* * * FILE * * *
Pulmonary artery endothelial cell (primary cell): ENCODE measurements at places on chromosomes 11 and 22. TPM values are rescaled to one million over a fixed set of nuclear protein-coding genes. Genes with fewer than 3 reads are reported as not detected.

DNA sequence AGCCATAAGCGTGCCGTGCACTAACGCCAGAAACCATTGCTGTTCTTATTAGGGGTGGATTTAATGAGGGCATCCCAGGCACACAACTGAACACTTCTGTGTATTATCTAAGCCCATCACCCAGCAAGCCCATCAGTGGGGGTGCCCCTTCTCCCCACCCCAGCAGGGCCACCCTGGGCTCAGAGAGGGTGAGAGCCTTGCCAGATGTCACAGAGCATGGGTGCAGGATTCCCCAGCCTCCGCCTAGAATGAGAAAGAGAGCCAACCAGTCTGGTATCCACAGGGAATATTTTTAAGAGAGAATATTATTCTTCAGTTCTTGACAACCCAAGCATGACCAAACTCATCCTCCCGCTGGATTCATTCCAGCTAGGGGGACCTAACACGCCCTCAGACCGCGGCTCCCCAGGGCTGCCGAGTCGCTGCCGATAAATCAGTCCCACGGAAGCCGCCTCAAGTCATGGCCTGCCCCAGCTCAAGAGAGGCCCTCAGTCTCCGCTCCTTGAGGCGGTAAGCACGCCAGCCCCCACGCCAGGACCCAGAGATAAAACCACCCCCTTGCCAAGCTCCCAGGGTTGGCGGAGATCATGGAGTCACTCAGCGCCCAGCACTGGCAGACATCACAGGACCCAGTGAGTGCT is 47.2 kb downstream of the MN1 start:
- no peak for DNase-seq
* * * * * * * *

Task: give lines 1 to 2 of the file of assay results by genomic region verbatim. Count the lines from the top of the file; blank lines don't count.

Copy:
Pulmonary artery endothelial cell (primary cell): ENCODE measurements at places on chromosomes 11 and 22. TPM values are rescaled to one million over a fixed set of nuclear protein-coding genes. Genes with fewer than 3 reads are reported as not detected.

DNA sequence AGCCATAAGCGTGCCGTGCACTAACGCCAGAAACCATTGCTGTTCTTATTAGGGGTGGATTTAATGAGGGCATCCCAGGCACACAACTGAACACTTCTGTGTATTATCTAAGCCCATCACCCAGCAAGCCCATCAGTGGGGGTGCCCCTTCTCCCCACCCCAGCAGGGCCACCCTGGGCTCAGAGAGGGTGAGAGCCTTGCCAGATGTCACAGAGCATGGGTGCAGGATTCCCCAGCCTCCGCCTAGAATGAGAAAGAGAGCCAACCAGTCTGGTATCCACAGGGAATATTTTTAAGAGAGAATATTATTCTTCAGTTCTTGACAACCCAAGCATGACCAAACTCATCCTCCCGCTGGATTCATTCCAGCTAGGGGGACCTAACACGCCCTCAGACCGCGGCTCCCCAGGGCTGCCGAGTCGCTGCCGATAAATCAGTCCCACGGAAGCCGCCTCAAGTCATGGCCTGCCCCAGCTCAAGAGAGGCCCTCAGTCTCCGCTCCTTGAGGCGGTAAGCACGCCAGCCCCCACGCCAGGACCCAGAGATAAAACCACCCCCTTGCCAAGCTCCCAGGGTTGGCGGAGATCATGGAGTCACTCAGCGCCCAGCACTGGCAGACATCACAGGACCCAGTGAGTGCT is 47.2 kb downstream of the MN1 start: